Category Archives: Medway, Swale and the Kent coast

Medway, Swale and the Kent coast

The Dutch in the Medway, by PG Rogers

The Dutch burn English ships during the Raid on the Medway, 1667)(Jan van Leyden, 1669)

People are getting quite excited about Medway Council’s commemoration of the 350th anniversary of the Raid on the Medway, which includes a series of events leading up to fireworks on the 17th June.

Perhaps the most excited group are Dutch yachties, who have long since booked up every space in local marinas and moorings. I expect the Medway’s creeks will be nearly as busy as the waterside that evening.

The battle itself was actually a huge humiliation for the English Navy and a daring, in some ways lucky, but carefully calculated success on the part of the Dutch United Provinces navies. There are some interesting short videos to watch on YouTube (one here and one here),  but if you really want to understand what happened at Sheerness, in Gillingham Reach and off Upnor Castle (and what is now Chatham Marina, Seaforth Publishing has just released PG Rogers’ classic work on the topic, The Dutch in the Medway.

Nab it quick, I say, while it remains on offer, for as well as explaining the background and aftermath, its chapters describing the action is as gripping as it is fascinating – even more so if you’re a North Kent sailor and know the Medway.

It’s really essential reading ahead of an event that will be a celebration for the Dutch (who call the battle ‘The Trip to Medway’). For the British it’s a bit more complicated – I’m expecting both a celebration of how our nations now get along well, but also a moment for commemoration and quiet thought about how such a national humiliation was allowed to happen. My take, which won’t surprise many who know me, is that we should never place too much trust in government decision making or propaganda.

The background was the second Anglo-Dutch war, which was sparked by continuing rivalry over trade and anger over the torture and the killing of nine British traders at the island of Amboyna by the Dutch.

In the period before the Medway, the second Anglo-Dutch war was generally thought in England to be coming to an end: there had been battles and now peace negotiations were taking place at  Breda.

But it was also a time when state finances were at a very low ebb, military procurement badly managed and payment very slow, Navy vessels unmanned, slow progress in building military defences, and a very small army, and a King who was apparently more interested in the fun of court life than the affairs of state. It was, you might think, just the right moment for a Dutch military intervention aimed at influencing the outcome of the Breda talks.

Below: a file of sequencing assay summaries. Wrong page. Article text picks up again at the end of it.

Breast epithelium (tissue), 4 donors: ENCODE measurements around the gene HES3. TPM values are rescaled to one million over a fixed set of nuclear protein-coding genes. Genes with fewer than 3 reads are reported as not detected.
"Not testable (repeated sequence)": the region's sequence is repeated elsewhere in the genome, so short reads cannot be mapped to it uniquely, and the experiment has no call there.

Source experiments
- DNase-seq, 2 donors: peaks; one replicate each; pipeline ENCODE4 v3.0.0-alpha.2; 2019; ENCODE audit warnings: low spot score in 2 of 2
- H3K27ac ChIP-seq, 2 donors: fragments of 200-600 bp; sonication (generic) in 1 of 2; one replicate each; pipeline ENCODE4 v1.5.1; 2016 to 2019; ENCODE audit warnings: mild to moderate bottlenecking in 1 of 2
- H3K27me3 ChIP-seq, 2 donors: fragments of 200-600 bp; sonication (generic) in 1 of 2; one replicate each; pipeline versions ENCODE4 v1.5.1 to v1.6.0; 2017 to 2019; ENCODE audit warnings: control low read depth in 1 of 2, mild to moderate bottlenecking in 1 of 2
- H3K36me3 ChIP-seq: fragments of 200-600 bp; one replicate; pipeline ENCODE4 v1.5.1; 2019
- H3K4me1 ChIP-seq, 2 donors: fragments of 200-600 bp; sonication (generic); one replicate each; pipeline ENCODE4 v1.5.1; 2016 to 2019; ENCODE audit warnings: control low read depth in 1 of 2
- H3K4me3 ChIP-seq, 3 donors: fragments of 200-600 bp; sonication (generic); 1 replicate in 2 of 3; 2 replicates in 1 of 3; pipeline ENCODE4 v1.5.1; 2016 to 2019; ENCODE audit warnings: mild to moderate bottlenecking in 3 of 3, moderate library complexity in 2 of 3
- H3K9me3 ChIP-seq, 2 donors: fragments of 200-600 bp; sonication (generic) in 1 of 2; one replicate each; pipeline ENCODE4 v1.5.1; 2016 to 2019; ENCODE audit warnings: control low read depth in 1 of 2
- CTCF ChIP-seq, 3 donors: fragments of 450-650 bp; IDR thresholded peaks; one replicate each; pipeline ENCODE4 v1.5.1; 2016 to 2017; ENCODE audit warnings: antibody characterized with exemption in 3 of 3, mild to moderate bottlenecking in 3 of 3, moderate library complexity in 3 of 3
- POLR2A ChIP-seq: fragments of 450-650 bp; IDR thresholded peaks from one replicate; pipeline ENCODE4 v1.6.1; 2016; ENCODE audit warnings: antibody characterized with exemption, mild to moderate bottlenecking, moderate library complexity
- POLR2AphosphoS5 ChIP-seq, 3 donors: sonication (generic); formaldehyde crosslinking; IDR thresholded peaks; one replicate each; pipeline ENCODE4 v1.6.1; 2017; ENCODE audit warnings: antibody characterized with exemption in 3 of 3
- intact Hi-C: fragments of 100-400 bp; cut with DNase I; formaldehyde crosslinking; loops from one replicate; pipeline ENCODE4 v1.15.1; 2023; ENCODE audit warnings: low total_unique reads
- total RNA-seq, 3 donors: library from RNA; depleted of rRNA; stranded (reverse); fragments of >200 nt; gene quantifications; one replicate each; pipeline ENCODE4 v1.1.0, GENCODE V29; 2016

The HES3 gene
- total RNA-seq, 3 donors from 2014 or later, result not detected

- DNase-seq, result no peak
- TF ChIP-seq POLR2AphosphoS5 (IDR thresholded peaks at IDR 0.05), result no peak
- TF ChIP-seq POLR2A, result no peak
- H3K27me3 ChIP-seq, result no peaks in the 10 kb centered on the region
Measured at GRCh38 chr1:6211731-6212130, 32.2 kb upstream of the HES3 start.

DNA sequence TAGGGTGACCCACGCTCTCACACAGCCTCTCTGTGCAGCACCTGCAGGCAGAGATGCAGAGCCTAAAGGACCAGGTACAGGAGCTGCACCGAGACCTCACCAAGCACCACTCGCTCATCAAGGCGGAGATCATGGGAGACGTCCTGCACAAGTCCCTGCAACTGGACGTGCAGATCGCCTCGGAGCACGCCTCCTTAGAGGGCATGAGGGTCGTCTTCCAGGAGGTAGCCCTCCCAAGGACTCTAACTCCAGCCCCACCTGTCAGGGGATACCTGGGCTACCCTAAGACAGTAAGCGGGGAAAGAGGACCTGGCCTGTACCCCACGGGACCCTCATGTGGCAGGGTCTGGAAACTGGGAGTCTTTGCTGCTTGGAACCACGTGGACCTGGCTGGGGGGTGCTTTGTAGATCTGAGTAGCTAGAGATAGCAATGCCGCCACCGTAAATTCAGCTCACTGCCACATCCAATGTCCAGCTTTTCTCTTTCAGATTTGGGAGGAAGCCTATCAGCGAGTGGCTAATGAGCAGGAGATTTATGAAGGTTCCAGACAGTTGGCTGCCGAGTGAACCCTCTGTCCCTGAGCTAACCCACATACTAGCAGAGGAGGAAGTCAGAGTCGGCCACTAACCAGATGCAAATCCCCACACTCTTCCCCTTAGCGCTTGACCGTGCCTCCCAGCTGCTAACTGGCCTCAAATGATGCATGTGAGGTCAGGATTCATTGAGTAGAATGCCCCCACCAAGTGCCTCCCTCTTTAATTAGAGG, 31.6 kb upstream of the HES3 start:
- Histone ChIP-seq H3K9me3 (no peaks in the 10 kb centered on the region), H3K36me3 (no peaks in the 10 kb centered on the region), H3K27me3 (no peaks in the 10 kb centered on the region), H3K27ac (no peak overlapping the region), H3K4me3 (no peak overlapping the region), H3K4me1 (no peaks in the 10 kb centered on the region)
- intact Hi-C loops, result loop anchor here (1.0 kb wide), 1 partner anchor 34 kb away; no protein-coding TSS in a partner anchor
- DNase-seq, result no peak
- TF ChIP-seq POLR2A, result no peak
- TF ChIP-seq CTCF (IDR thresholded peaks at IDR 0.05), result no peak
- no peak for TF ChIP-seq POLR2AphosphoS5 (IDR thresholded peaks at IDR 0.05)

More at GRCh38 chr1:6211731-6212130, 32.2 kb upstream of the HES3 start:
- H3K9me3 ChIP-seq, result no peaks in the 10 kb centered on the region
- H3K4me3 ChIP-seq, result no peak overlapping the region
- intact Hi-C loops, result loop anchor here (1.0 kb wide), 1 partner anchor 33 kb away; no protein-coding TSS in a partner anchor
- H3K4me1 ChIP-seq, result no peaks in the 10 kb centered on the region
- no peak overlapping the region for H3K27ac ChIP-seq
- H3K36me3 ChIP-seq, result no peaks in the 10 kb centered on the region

Intervene they did – and this is what Rogers describes so well.

With the help of various disillusioned English seamen and military officers, the Dutch sailed up the Thames, took Sheerness and then, aided by a handy NE breeze, sailed up the Medway for two fierce engagements in the narrow waters off Gillingham and Chatham involving cannon fire, fireships, the destruction of a defensive chain, and boardings of English ships defended by unarmed men – some of whom, not surprisingly, chose to escape rather than face certain defeat and very likely death in an unequal fight.

The second battle occurred three days later – but by this point the British defence had been strengthened, and the attackers were subjected to heavy cannon fire. The Dutch did not reach and destroy the Chatham shipyards, probably partly because the narrowness of the channel (making navigation difficult, perhaps particularly with a NE wind) and because a number of ships had been deliberately sunk to narrow the channel.

By this point a great deal of damage had been done to bthe English Navy’s vessels, its reputation and pride. Ships had been sunk or burned, and the big and symbolic Royal Charles (previously it had been the ship that brought Charles II to England) had been captured. There were attempts at propaganda belittling the Dutch victory, but it seems to have been difficult to hide the truth of a defeat so close to London.

And it wasn’t over yet – the Dutch continued to ply the Thames Estuary, preventing cargo ships from delivering good such as coal to London, and terrifying the folks of capital, who by now were half sure that the Army and Navy were in no state to protect them from the apparently fearless, well led and well informed Dutch, who had gained considerable respect.